As an average 20-something year old female living in America, I think about underwear on 4 occasions:
When choosing some to wear—which I put thought into only when I expect someone to see it.
When my tampon leaks.
When I need new underwear due to lack of cute, hole-free options (read: situation #1) or because of a few too many situation #2s.
When I see an ad for underwear, which may entice me to buy it whether or not I’m in situation #3.
Traditionally, women’s underwear brands (I’m looking at you Victoria’s Secret) have capitalized on our thought process behind situation #1: is the cut/color/fit flattering, will he like it, will he like me when the clothes come off? “Pretty” is the common denominator, even in comfort-touting Hanes ads. Pretty patterns, pretty materials, pretty models.
Pretty equals pleasant, pleasing, desirable. Traits that I’ve been taught to embody—emphasis on “body.” The picture of pretty should encompass my hair, eyelashes, toenails, outfit, and everything in between—including, yes, the thin strips of fabric that 99.999% percent of the population won’t ever see. So, despite the fact that attempting to look like a Victoria’s Secret model—a chiffon-clad angel with perfectly smooth skin under folds of lace and an off-camera fan blowing my bombshell hair—is utterly futile, I choose my underwear based on that pipe dream.
Three brands are saying, no more.
Thinx, Naja, and Aerie are revolutionizing the women’s underwear industry by marketing to—shocker—women: women who have periods, women who know that tiny strips of fabric don’t hide cellulite, women who spend more time looking at cat memes than going to the gym to get rid of said cellulite.
Women without the caveat, “who want to impress men.”
Thinx is more about utility than pretty. According to its ads, one panty style absorbs up to 2 tampons’ worth of blood but doesn’t feel like a diaper. Thinx has even waded into gender fluid territory with its slogan: “Underwear for people with periods.” Read: people. Not specifically women. If the subtle word choice is lost on you, check out its newest campaign featuring a transgender man.
The company’s New York City subway ads featuring split open grapefruit and eggs sans shell sparked outcry. People thought that they were too suggestive of female genitalia for public view. (Boobs left, right and center, but one photograph of an egg sends you into a tizzy? What, my fallopian tubes don’t turn you on? Well, good. Not what they were aiming for.)
Aerie hasn’t quite detached from traditional advertising the way Thinx has. There’s still a lot of conventionally pretty, smiling women with smooth skin at the forefront. But in its recent #AerieReal campaign, the company has promised to stop photoshopping its models, a move that has reportedly increased the brand’s bottom line—pun intended. It’s featuring girls with bodies that wouldn’t fit into a size two label and with diverse ethnic backgrounds, a commonality between all three underwear brands.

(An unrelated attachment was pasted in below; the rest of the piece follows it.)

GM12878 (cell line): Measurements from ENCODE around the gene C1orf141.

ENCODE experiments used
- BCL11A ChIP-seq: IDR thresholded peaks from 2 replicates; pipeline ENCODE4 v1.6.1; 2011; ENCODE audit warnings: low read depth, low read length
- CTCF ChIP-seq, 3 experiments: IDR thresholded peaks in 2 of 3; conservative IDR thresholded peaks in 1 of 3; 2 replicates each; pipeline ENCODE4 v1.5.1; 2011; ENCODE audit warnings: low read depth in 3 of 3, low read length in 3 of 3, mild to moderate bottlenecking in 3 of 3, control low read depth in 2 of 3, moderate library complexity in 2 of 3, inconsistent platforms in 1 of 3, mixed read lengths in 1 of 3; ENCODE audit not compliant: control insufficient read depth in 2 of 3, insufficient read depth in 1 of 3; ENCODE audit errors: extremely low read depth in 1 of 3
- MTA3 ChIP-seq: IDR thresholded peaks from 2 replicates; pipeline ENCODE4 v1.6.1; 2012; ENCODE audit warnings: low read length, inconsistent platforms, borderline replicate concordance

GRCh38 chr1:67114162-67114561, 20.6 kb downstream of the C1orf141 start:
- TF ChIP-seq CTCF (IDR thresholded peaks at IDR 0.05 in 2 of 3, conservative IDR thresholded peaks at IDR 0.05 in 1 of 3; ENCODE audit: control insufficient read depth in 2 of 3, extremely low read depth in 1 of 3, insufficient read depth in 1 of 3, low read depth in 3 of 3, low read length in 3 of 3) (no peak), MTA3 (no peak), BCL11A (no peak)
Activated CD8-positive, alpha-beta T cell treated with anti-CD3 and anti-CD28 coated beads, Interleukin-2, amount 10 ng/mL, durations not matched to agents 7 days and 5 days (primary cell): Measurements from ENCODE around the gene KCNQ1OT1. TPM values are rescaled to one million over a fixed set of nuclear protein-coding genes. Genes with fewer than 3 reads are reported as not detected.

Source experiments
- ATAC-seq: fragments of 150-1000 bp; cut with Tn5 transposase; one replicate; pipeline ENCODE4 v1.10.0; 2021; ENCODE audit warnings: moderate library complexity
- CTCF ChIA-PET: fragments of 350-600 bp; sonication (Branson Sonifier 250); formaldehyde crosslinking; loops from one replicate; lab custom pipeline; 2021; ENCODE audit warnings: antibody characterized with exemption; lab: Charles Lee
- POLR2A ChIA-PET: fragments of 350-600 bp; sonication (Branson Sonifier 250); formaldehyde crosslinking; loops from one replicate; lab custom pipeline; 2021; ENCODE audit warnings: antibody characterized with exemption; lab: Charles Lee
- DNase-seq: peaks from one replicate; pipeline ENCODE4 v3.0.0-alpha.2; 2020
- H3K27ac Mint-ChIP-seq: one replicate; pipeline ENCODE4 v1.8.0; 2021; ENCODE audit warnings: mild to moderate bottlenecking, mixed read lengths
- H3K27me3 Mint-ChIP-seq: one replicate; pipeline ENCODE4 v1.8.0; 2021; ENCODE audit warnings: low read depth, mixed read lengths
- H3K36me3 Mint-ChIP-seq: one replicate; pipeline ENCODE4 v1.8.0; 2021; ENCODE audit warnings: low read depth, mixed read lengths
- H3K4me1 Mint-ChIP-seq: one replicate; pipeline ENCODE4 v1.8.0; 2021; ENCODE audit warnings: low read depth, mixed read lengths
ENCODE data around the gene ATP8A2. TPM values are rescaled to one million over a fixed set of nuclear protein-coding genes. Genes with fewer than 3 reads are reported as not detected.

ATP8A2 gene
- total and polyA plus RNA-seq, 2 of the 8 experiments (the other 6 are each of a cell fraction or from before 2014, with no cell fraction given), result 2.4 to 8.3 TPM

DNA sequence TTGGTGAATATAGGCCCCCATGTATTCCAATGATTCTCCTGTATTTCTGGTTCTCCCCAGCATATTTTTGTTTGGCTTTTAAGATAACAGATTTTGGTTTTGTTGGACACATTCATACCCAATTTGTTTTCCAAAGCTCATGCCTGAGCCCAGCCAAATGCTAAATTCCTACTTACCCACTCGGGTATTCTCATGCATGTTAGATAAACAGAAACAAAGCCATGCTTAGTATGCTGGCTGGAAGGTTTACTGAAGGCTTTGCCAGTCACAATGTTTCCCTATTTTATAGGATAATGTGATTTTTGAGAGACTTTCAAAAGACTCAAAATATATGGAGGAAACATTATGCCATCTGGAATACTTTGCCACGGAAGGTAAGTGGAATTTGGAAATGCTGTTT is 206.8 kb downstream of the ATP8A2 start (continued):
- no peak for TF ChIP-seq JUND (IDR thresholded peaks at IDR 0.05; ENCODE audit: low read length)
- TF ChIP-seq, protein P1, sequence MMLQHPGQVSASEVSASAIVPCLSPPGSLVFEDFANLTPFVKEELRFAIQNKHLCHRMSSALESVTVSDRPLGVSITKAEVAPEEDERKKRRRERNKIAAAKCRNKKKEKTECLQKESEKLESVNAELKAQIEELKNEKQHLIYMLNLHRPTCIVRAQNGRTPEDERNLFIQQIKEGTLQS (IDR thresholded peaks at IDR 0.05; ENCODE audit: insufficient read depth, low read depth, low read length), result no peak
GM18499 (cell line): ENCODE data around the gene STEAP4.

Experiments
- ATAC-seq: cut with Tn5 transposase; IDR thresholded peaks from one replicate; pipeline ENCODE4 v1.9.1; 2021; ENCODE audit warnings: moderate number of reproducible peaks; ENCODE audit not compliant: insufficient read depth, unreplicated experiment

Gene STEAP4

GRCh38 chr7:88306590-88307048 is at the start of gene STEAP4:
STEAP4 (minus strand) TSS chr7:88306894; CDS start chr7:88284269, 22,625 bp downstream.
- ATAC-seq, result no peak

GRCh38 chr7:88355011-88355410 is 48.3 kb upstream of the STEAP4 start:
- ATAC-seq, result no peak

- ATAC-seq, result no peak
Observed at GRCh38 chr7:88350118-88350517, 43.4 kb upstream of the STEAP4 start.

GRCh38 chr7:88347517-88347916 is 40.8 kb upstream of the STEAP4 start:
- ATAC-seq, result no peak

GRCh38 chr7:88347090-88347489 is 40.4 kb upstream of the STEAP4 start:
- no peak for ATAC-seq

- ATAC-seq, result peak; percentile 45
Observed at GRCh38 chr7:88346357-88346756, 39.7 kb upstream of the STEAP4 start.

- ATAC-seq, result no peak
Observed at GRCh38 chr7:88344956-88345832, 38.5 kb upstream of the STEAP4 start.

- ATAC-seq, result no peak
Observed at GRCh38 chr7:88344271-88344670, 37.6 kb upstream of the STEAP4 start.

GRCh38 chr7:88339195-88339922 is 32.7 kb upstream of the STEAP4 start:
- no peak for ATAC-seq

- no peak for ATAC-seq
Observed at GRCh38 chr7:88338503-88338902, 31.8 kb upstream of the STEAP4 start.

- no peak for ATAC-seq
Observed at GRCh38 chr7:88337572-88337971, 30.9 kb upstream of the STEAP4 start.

Previously guilty of the lie that Victoria Secret sells—our underwear is great and you will look great because you will look like this when you wear it—Aerie has a new message: our underwear is great and you will look great because you will look like YOU when you wear it. (Though, arguably, we don’t all have hair and makeup stylists and symmetrical, photogenic faces, which Aerie’s “Real Girl” models still have. Hence, my issue with Mattel’s new Barbie line. So some of the dolls are shorter and plumper. Show me one with a big nose and frizzy hair, and I’ll believe that you want to be representative of the female population. But, still, a step.)
Naja might claim the title of most socially conscious brand. Its nude underwear line has seven different shades, exploding the standard porcelain-to-peach range. (Victoria’s Secret has one shade of nude.) Beyond that, Naja employs single mothers to manufacture its products, ensuring flexible hours, health benefits, even providing books and school meals for the employees’ kids. And though the models and lacey products certainly fall under the pretty category, Naja, aiming to empower rather than objectify, has done away with the male-gaze-approved bombshell hair and suggestive poses.
Despite all its ethos, what I love most about Naja is that it doesn’t take itself too seriously. The “Cheeky Knickers line” has featured cat, Chihuahua, sushi and Star Wars panties.
And why not go about my day with a joke in my pants? Or a blood-blocker? After all, it’s my underwear.
And it’s just underwear. Hardly anyone’s going to see it but me.